You may discuss individual programming assignments informally with other students. However, sharing a solution, in the form of experimental results or the design or implementation of a program, is an honor violation. Students should know where to draw the line between getting legitimate outside assistance with course material and outright cheating. Students who obtain too much assistance without learning the material ultimately cheat themselves the most. If you have any uncertainty about what this means, consult with me before you collaborate. All written assignments should be done individually.
Participation and attendance
To receive full credit for class participation and attendance, you must have less than three unexcused absences from class and you must be actively engaged in the classroom by answering and asking questions each class when appropriate and by being respectful of other students. The average grade for participation is a B-.
The schedule, including important dates, is posted at the beginning of the semester. You should plan accordingly. If there are acceptable conflicts, tell me at the beginning of the semester and then remind me about a week in advance.
If you cannot make an exam, you must arrange a time prior to the scheduled exam to take the exam. If you miss the exam period, you will receive a 0 for the exam. If you are ill, you must email me with a phone number where you can be reached and speak with me in person. An email informing me that you are not taking the exam is NOT acceptable. In fairness to your peers taking the exam early or at the scheduled time, you must provide a note from the health center.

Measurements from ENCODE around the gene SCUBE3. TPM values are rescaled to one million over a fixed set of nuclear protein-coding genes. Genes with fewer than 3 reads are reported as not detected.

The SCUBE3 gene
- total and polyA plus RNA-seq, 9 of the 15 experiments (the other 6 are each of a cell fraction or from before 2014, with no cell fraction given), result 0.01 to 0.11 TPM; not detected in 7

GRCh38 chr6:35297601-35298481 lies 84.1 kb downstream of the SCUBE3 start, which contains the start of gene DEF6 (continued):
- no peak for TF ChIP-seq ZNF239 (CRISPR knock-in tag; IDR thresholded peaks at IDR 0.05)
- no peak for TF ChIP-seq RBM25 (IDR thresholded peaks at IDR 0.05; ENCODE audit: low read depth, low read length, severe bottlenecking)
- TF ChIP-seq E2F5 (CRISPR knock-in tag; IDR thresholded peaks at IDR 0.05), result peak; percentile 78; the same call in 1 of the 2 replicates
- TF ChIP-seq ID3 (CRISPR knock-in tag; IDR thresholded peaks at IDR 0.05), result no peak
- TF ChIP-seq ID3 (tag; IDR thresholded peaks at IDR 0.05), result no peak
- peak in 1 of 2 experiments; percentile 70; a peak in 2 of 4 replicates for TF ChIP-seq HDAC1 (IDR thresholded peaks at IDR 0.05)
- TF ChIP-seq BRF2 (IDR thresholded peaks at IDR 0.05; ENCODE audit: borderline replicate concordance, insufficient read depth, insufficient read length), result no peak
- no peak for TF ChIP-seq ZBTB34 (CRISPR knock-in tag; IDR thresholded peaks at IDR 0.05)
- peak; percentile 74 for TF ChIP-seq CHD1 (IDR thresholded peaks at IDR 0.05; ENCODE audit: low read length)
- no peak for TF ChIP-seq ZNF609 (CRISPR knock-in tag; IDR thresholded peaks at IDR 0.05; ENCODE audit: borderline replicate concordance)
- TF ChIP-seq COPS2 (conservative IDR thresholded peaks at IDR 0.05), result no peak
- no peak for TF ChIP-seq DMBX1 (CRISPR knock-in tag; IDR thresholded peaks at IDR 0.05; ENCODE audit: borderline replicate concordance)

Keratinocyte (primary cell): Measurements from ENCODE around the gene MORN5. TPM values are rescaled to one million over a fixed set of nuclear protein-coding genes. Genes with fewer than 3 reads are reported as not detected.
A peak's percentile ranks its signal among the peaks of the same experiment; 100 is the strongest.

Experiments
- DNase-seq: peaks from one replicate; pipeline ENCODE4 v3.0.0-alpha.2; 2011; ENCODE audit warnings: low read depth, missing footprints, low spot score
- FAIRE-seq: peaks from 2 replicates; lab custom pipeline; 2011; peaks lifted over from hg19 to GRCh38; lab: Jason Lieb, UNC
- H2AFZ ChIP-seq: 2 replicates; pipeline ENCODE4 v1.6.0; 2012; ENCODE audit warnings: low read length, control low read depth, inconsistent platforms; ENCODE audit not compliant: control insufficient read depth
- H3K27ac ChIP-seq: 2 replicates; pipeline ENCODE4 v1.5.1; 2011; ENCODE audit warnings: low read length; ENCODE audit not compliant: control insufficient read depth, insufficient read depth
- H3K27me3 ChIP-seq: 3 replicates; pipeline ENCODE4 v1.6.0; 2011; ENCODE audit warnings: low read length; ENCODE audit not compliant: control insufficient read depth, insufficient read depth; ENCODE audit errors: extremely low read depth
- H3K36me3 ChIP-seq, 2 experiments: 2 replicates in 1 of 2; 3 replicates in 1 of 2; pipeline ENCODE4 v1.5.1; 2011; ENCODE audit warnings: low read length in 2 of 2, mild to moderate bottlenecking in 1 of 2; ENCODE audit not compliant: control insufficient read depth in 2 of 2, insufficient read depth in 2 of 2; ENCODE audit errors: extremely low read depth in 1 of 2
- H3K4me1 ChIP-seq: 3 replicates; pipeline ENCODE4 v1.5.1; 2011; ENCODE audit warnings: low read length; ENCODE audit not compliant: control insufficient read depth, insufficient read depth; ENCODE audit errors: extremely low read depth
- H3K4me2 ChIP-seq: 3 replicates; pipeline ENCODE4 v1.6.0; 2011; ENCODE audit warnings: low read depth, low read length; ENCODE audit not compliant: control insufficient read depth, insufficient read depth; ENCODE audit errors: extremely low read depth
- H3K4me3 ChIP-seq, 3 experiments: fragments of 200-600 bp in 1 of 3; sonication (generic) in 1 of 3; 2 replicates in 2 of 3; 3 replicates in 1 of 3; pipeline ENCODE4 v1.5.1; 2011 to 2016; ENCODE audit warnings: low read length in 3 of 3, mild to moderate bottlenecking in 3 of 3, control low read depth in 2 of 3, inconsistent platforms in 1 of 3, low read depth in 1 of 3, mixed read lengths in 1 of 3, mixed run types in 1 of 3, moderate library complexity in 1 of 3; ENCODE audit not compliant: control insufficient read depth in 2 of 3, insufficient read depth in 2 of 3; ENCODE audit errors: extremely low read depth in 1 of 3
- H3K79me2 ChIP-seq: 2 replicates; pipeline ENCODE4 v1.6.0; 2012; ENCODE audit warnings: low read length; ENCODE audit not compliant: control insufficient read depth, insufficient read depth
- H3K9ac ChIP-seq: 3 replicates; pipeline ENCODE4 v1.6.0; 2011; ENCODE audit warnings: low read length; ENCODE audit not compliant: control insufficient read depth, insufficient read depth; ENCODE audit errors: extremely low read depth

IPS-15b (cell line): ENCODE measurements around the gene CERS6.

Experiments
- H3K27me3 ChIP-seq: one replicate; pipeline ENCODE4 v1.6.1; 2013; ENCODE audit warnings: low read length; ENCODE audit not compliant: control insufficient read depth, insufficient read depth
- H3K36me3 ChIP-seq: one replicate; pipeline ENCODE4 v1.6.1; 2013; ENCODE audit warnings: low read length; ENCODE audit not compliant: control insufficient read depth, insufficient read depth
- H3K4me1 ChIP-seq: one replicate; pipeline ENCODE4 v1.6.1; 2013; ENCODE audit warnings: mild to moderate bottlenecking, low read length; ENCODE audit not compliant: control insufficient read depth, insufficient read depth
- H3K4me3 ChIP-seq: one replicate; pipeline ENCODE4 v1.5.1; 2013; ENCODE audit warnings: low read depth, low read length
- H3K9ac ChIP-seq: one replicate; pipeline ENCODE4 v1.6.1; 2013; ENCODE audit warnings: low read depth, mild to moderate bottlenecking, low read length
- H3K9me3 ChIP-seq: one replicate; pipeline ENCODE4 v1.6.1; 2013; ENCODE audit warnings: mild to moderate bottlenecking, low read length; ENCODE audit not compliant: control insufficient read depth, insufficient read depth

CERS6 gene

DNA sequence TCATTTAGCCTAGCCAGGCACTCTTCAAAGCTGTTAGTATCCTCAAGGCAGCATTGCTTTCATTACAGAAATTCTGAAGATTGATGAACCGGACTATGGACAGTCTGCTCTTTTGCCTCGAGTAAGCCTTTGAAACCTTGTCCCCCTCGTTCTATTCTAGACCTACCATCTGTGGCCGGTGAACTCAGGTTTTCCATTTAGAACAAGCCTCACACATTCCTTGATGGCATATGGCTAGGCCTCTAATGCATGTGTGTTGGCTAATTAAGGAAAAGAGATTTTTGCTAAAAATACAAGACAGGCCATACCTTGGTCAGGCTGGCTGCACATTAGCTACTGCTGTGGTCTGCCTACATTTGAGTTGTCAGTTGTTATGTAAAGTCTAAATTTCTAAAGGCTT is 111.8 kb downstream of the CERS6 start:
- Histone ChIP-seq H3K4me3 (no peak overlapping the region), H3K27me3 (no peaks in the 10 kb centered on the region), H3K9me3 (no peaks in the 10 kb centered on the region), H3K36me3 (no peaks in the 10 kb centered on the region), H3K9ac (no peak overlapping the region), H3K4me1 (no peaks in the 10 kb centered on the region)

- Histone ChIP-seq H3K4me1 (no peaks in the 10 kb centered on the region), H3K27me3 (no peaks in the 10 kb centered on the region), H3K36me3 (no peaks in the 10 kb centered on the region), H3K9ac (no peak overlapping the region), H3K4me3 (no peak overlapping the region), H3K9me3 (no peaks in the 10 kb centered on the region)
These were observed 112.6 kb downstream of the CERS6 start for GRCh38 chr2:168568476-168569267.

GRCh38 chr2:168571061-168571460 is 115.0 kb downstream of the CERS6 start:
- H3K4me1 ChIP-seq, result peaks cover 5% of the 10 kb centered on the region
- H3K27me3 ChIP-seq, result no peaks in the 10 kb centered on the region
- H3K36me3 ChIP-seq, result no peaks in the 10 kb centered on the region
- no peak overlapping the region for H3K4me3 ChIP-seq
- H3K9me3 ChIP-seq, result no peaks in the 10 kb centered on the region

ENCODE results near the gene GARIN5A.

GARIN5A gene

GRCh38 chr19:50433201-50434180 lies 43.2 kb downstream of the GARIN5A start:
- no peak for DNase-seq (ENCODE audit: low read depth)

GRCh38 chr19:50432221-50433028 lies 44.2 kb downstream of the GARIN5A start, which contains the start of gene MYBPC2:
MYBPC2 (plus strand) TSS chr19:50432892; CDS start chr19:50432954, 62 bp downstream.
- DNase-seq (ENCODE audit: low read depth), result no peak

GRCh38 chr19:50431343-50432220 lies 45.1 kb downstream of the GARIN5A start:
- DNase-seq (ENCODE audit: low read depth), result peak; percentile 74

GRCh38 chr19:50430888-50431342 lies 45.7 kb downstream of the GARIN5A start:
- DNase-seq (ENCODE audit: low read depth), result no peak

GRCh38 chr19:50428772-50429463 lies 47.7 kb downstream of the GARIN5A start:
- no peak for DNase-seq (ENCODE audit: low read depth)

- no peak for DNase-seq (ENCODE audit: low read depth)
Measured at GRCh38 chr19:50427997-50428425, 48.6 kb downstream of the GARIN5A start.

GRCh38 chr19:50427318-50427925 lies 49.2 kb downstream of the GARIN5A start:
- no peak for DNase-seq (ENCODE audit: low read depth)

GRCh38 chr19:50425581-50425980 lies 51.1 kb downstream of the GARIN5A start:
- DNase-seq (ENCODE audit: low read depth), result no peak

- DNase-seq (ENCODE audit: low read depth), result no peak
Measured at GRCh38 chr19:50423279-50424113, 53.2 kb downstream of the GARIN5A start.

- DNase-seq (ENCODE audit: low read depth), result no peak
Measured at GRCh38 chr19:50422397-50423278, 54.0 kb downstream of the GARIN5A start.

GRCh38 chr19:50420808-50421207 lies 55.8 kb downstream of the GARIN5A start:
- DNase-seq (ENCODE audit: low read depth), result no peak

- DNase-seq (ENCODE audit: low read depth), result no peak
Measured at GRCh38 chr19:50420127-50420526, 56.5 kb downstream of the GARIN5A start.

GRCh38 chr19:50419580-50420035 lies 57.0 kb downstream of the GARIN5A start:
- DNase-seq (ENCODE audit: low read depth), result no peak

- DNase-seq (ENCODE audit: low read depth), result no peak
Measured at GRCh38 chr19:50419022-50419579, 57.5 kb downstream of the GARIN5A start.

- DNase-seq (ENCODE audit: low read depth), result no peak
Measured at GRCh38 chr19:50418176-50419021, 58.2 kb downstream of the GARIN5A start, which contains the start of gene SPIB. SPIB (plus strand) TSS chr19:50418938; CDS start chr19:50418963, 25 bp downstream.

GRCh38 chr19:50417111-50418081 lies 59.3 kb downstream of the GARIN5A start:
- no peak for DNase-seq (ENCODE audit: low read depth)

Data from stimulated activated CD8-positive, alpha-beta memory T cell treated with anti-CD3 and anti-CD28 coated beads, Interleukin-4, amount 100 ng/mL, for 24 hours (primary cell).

Grades for the course will be computed as follows:
- (17%) Individual programming, reading, and writing assignments
- (20%) Midterm Exam
- (33%) Projects
- (25%) Final Project
- (5%) Participation and attendance
General grading policies
Programs turned in with syntax errors will receive no credit. "Roll back" your program (using version control management software) into a state where it does not have syntax errors.
All assigned work is due on the date specified. Any assignment turned in after the due date/time but on the same day will be penalized 10%. Any assignment turned in after the day on which it is due will be penalized an additional 10% for each late day. No assignment will be accepted that is more than three school days late. If you turn an assignment in late, you must indicate this somehow (in comments, on paper, etc.).
Washington and Lee University makes reasonable academic accommodations for qualified students with disabilities. All undergraduate accommodations must be approved through the Title IX Coordinator and Director of Disability Resources, Elrod Commons 212, 458-4055. Students requesting accommodations for this course should present an official accommodation letter within the first two weeks of the term and schedule a meeting outside of class time to discuss accommodations. It is the student's responsibility to present this paperwork in a timely fashion and to follow up about accommodation arrangements. Accommodations for test-taking must be arranged with the professor at least a week before the date of the test or exam, including finals.